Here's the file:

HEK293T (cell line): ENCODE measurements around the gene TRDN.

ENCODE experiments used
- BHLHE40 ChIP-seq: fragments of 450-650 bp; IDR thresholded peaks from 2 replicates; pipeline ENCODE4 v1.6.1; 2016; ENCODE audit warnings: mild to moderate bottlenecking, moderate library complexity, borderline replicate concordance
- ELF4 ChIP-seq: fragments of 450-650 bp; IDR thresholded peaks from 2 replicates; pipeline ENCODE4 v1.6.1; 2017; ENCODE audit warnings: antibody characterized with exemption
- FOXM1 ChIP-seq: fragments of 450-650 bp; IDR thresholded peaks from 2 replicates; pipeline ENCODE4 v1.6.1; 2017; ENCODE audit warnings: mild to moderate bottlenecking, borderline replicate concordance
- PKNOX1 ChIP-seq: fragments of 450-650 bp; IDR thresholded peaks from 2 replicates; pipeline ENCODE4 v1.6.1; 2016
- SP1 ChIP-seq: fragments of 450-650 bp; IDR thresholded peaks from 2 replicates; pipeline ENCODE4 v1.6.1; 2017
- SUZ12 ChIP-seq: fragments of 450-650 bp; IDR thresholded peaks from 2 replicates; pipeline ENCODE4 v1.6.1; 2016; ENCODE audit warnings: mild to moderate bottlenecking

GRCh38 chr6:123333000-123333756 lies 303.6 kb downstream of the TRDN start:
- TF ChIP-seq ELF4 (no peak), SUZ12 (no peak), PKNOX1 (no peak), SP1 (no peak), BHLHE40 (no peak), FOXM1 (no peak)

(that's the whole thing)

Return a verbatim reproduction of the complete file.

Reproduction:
HEK293T (cell line): ENCODE measurements around the gene TRDN.

ENCODE experiments used
- BHLHE40 ChIP-seq: fragments of 450-650 bp; IDR thresholded peaks from 2 replicates; pipeline ENCODE4 v1.6.1; 2016; ENCODE audit warnings: mild to moderate bottlenecking, moderate library complexity, borderline replicate concordance
- ELF4 ChIP-seq: fragments of 450-650 bp; IDR thresholded peaks from 2 replicates; pipeline ENCODE4 v1.6.1; 2017; ENCODE audit warnings: antibody characterized with exemption
- FOXM1 ChIP-seq: fragments of 450-650 bp; IDR thresholded peaks from 2 replicates; pipeline ENCODE4 v1.6.1; 2017; ENCODE audit warnings: mild to moderate bottlenecking, borderline replicate concordance
- PKNOX1 ChIP-seq: fragments of 450-650 bp; IDR thresholded peaks from 2 replicates; pipeline ENCODE4 v1.6.1; 2016
- SP1 ChIP-seq: fragments of 450-650 bp; IDR thresholded peaks from 2 replicates; pipeline ENCODE4 v1.6.1; 2017
- SUZ12 ChIP-seq: fragments of 450-650 bp; IDR thresholded peaks from 2 replicates; pipeline ENCODE4 v1.6.1; 2016; ENCODE audit warnings: mild to moderate bottlenecking

GRCh38 chr6:123333000-123333756 lies 303.6 kb downstream of the TRDN start:
- TF ChIP-seq ELF4 (no peak), SUZ12 (no peak), PKNOX1 (no peak), SP1 (no peak), BHLHE40 (no peak), FOXM1 (no peak)